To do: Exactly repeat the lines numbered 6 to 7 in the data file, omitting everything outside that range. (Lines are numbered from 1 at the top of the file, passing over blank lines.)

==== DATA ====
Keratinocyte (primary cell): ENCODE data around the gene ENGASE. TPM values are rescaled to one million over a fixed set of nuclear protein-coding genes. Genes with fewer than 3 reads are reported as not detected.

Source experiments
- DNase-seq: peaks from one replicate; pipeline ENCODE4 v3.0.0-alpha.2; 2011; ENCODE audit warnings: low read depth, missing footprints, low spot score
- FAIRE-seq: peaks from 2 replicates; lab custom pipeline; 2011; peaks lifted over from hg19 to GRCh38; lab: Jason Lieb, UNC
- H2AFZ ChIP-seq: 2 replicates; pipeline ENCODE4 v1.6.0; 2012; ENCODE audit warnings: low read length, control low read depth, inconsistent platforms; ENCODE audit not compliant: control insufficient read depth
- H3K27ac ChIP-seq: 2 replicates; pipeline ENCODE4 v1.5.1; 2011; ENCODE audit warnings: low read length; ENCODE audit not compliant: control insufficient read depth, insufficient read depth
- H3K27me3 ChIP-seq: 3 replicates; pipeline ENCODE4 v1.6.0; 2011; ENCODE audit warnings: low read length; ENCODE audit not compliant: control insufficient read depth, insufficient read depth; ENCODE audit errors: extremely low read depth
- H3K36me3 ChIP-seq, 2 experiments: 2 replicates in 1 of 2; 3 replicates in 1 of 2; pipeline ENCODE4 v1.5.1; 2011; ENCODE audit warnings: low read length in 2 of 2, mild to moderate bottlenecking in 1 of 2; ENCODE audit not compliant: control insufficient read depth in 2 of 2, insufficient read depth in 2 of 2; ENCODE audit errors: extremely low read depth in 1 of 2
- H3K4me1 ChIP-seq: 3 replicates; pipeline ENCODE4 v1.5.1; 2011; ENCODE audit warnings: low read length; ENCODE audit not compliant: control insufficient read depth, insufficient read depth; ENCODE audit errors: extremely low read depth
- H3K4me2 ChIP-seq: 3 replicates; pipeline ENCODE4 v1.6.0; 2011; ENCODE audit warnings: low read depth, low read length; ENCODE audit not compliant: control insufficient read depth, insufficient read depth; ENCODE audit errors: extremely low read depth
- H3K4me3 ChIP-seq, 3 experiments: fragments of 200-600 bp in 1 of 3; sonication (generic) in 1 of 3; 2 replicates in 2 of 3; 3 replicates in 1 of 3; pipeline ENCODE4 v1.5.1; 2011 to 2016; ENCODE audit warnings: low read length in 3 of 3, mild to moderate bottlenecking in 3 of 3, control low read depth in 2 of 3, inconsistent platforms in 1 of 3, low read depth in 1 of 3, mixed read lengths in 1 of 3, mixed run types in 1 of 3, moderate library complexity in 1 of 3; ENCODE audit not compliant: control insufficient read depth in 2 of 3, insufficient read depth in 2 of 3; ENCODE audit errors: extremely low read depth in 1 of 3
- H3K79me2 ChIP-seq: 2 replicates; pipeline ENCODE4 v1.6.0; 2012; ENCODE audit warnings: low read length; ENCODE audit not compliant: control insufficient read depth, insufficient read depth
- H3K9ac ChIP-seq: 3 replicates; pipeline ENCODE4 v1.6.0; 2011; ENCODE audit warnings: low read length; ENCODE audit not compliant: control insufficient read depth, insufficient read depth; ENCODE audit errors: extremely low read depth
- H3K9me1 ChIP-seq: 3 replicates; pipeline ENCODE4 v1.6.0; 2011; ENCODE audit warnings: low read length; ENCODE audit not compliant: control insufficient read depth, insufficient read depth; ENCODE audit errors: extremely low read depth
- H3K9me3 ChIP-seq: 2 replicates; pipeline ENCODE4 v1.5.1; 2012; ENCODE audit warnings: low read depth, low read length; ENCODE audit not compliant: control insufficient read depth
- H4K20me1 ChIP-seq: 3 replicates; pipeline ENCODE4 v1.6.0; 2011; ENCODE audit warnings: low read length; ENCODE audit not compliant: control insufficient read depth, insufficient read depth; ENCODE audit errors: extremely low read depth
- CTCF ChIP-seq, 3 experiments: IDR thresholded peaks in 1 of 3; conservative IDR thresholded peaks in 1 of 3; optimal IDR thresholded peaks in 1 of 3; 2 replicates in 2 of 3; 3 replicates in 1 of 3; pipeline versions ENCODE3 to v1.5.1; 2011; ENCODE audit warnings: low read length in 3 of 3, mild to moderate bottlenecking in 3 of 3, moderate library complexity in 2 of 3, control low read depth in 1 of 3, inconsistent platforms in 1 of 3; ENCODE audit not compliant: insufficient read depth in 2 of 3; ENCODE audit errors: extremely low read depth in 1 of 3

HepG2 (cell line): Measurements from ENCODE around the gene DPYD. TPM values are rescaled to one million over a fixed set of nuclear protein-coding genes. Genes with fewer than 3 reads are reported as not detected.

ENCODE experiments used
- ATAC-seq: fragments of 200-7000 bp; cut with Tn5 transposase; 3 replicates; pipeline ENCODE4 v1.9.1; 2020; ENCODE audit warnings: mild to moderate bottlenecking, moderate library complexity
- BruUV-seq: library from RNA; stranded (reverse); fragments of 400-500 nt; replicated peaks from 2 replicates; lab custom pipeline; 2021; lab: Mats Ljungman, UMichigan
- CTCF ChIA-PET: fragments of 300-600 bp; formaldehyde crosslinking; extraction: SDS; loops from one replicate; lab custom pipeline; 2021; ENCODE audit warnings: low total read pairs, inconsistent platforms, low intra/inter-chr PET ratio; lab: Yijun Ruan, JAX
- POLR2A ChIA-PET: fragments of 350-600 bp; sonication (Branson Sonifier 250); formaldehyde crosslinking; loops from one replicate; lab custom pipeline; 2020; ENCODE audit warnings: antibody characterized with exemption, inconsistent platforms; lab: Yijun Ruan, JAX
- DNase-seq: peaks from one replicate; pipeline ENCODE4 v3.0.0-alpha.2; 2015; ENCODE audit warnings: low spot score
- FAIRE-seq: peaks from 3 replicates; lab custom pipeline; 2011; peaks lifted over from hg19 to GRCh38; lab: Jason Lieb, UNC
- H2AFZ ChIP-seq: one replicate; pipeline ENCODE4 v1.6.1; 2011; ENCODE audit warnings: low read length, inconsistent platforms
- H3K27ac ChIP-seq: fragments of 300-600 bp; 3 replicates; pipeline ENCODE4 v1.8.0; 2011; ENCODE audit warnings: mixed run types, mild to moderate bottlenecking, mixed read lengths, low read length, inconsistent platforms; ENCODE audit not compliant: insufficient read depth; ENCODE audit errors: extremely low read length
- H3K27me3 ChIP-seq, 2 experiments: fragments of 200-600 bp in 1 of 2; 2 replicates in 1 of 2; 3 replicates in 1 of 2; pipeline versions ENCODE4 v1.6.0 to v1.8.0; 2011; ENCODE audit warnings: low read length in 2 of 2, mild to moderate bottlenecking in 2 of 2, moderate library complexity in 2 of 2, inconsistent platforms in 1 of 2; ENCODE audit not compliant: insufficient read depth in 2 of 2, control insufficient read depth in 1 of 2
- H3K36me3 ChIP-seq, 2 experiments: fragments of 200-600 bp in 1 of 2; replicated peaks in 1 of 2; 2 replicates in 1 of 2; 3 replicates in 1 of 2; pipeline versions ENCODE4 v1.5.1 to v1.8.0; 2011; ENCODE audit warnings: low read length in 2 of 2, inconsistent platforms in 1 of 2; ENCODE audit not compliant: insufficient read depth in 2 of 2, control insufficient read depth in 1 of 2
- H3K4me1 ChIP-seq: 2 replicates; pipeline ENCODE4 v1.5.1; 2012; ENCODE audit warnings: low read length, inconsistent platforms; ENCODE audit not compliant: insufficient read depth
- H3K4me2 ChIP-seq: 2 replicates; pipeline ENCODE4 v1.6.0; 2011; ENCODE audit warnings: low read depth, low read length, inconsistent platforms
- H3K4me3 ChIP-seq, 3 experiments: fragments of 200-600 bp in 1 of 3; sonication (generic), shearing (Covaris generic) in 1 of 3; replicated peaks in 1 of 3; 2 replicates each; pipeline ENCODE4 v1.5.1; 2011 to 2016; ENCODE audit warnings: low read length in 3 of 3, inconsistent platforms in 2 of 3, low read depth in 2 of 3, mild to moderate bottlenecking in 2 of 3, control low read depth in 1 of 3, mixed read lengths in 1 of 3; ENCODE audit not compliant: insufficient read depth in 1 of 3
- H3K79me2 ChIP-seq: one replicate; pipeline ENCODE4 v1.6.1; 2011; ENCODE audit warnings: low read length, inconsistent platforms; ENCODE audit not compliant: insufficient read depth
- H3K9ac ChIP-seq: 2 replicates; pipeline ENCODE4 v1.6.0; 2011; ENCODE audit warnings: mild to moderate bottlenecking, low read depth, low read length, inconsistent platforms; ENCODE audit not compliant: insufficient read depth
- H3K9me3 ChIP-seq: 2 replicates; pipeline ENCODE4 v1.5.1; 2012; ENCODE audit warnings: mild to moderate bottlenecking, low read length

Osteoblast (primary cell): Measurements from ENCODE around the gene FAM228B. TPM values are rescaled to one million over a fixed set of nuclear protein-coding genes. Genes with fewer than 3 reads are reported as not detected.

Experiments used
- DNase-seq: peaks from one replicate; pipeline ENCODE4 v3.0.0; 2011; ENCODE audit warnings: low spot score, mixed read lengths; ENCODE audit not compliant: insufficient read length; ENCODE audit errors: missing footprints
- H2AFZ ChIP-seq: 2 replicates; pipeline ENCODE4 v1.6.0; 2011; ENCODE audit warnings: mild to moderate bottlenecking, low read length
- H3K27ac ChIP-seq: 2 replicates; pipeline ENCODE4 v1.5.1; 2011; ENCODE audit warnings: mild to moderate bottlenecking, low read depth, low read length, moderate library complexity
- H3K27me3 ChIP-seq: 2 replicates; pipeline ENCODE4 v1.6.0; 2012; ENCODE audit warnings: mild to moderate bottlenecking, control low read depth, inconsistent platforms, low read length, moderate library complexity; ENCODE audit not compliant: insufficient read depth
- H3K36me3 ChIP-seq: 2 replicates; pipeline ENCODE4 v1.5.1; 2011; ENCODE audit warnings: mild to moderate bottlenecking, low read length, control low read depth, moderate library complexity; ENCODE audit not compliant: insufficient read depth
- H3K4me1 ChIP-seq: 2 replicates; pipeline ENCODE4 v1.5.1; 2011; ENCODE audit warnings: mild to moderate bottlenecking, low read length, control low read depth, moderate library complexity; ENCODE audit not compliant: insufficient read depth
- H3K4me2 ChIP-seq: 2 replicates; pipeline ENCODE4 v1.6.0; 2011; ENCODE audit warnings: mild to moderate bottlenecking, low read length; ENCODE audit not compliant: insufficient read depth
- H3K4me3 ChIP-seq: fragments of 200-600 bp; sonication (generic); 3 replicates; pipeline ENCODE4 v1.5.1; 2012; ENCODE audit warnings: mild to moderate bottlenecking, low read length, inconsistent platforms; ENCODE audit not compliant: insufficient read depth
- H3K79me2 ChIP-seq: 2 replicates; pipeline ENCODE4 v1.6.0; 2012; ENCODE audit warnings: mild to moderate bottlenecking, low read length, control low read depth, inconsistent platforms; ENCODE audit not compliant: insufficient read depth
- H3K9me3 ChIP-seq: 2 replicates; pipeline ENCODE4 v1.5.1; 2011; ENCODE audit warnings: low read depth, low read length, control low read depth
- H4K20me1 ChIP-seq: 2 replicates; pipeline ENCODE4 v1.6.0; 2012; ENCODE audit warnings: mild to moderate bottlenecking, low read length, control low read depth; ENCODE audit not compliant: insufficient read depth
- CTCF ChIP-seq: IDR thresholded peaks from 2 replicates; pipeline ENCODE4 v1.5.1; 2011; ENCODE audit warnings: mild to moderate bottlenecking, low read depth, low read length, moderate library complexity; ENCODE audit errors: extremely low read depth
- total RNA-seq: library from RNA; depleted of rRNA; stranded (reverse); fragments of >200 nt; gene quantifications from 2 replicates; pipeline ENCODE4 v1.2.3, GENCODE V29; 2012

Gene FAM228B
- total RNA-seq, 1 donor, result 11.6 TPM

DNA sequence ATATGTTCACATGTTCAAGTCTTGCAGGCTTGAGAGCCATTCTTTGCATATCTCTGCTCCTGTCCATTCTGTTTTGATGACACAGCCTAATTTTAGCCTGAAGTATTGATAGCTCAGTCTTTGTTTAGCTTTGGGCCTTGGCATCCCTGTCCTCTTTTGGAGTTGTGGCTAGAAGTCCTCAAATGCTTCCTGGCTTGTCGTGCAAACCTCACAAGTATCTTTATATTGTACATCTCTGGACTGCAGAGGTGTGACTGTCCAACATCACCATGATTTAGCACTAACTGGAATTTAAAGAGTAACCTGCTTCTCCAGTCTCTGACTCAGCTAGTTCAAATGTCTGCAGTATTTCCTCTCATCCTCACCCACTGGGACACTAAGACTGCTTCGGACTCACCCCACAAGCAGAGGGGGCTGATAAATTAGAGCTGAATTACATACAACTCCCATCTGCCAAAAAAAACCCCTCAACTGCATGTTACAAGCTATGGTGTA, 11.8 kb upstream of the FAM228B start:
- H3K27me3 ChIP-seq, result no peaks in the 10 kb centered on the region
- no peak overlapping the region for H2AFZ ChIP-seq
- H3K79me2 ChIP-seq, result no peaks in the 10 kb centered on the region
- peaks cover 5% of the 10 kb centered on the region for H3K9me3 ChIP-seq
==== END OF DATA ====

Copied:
- H3K27ac ChIP-seq: 2 replicates; pipeline ENCODE4 v1.5.1; 2011; ENCODE audit warnings: low read length; ENCODE audit not compliant: control insufficient read depth, insufficient read depth
- H3K27me3 ChIP-seq: 3 replicates; pipeline ENCODE4 v1.6.0; 2011; ENCODE audit warnings: low read length; ENCODE audit not compliant: control insufficient read depth, insufficient read depth; ENCODE audit errors: extremely low read depth